One thing that’s become a pressing issue for me – and which seems to be something most of us struggle with – is how to keep up with everything.
Here’s what I’ve done – and continue to try – to achieve a state where I greatly enjoy and appreciate what I follow and consume online, without feeling overwhelmed.
1. Change your definition of everything.
Rather than say “I want to keep up with everything” (or more likely, “I can’t keep up with everything”), redefine what that “everything” is, what you actually want to follow.
If you have, say, half an hour a day to commit to reading online, but are trying to follow 100 blogs that between them publish 10 hours’ worth of new reading content each day – not to mention trying to digest four or five different social media platforms simultaneously too – it’s simply not going to fit.
You end up skimming everything, and enjoying nothing.
So instead, consider which 10 or five or three of those different sources you want to follow.
Then, keeping up with “everything” is reframed as keeping up with just 10/five/three channels, and becomes manageable – and enjoyable – again.
2. Stop following anything you haven’t found valuable, interesting or inspiring in the last three months.
If you need to be more strict, reduce this time frame to the last month.
Often we follow so many channels and people because they used to once in a while post something interesting, and we’ve never stopped following.
We hope they might one day again share something useful, and maybe we feel a kind of guilty loyalty too, but that wonderful post or update we’re waiting for never arrives.
Reclaim your time, let the redundant sites go and refocus your precious attention on the sources that are enriching your life. You can probably list them right now.
Oh and if you don’t find 35hunter consistently enjoyable or valuable, please feel free to stop following too – I don’t want to be adding to your overwhelm.
3. Change your thinking from keeping up (or catching up) to checking in.
When you say to yourself “I need to catch up with all the blogs I follow” it’s a presupposition – you’re already telling yourself you’ve fallen behind.
But it’s not a race, or a competition.
Instead, try saying “I’m going to check in with some of the blogs I follow”.
This removes that assumption that you’re falling behind, or forever chasing.
Stating that you’re checking in reaffirms that you’ve found a few sites online you really enjoy following, and spend time checking in with what they’ve been publishing, at a frequency that works for you.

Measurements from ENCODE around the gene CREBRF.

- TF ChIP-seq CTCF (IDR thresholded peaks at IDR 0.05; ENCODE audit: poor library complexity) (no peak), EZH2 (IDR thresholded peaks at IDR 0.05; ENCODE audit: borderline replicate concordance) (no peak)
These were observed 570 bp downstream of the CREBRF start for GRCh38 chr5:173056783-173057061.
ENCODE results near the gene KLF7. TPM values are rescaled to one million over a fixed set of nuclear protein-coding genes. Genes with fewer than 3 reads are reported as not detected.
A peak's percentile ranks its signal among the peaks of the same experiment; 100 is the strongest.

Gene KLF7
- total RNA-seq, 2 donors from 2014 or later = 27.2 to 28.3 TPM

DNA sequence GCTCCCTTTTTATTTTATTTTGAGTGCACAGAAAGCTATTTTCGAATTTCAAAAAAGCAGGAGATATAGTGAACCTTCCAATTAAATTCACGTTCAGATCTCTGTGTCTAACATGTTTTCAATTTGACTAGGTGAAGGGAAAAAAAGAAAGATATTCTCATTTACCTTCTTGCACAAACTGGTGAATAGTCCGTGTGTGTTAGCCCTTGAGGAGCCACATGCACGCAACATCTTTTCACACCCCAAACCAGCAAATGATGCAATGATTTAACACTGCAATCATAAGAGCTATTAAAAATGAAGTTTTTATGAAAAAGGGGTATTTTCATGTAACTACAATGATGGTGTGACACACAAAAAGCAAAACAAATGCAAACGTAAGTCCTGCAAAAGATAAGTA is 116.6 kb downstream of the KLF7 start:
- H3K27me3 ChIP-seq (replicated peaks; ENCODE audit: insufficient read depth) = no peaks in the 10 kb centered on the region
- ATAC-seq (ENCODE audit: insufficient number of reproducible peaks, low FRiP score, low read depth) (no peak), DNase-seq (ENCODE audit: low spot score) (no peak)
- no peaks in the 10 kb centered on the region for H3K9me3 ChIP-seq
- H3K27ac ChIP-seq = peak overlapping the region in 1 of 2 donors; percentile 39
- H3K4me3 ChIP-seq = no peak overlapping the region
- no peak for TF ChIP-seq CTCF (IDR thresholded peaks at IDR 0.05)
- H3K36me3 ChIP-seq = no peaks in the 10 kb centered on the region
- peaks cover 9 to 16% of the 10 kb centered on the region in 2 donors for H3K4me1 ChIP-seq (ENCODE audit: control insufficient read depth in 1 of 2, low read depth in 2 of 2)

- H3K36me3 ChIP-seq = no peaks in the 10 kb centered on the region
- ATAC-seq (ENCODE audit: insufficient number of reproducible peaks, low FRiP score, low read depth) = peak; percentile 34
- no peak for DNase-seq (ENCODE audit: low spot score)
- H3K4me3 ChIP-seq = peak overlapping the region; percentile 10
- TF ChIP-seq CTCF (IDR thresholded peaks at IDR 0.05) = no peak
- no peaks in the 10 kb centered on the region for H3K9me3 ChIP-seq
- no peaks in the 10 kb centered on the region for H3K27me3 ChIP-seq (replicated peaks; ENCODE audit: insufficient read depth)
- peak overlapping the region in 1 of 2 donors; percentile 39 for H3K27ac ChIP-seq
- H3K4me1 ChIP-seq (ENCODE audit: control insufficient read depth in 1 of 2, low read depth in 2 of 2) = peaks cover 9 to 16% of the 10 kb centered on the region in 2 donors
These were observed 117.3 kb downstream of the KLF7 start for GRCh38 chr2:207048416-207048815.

Better to read a few posts, give them your full attention, and really enjoy them, than skim over dozens and not get anything except that increasingly anxious feeling of falling behind.
4. Batch your check ins.
This is an extension of the above in a way. Don’t let the pace and schedule of the sources you follow dictate your preferred consumption behaviours and pace.
Sitting hunched over a device being a slave to every new notification is a generally hollow and anxiety feeding existence. Even worse is constantly swiping to refresh, desperate for some kind of update or other.
I called this the “chacking” mentality in a previous post – constantly needing to check and chase.
What if you just checked in once a day for a set time, read and commented on the posts and updates you wanted to, then walked away again, letting everything else slide, letting go of the need to read and respond to every comment, every update?
Better in my view to spend one 30 minute period a day checking in and again immersing yourself in and enjoying the experience, then finishing before it starts to feel like a chore, than trying to keep up once every 30 or 15 or five minutes, a forever rushing and impatient chack addict.
Hopefully I’ve expanded these four points enough for you to understand how and why they can work.
I could have made this post a lot shorter.
If you want the concise version, just compress the lines in bold above into one paragraph –
Change your definition of everything. Stop following anything you haven’t found valuable, interesting or inspiring in the last three months. Change your thinking from keeping up (or catching up) to checking in. Batch your check ins.
Most importantly, remember it’s your time, your energy, your attention, no-one else’s. Use it wisely, and meaningfully.
Over to you.
How do you keep up with everything online? Do you use any of these techniques – in isolation or combined? What other tips can you share?
Please let us know in the comments below (and remember to tick the “Notify me of new comments via email” box to follow the conversation).
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